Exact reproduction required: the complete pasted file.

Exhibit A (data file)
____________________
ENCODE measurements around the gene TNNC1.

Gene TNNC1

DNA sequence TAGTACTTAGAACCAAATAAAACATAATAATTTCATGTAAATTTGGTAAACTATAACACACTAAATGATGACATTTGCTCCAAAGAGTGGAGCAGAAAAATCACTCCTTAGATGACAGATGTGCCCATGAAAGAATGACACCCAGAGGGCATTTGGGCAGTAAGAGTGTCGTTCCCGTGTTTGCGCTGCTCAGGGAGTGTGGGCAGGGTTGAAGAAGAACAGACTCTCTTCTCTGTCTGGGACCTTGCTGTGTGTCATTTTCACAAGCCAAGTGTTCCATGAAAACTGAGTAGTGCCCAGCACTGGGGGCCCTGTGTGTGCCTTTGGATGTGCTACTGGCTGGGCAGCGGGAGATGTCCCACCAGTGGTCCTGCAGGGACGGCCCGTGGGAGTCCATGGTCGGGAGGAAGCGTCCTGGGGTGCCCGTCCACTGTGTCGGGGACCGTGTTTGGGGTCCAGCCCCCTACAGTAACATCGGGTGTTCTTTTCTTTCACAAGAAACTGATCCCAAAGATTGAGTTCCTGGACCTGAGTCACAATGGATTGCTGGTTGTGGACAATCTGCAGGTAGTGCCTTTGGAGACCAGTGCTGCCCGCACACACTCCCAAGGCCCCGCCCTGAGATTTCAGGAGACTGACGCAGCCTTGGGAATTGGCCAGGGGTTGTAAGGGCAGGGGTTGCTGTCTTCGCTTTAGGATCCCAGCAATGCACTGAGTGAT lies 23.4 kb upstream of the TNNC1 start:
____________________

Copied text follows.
ENCODE measurements around the gene TNNC1.

Gene TNNC1

DNA sequence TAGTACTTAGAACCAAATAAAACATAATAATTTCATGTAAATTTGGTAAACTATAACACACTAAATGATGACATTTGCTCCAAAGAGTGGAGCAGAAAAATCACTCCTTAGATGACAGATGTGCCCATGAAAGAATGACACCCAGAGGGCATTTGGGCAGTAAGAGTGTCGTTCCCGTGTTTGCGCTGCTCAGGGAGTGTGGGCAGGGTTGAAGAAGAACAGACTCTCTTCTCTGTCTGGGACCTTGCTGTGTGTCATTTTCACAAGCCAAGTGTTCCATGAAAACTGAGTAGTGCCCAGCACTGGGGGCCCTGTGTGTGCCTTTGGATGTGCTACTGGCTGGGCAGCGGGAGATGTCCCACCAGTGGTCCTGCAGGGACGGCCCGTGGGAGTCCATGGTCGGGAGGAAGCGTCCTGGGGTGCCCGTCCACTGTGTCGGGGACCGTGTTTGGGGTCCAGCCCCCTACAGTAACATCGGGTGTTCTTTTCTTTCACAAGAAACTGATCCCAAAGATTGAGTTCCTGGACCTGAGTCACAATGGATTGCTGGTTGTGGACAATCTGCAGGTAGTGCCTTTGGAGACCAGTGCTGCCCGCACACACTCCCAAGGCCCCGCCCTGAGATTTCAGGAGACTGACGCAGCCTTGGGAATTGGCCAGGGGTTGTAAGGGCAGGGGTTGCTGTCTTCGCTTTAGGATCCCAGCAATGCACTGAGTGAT lies 23.4 kb upstream of the TNNC1 start: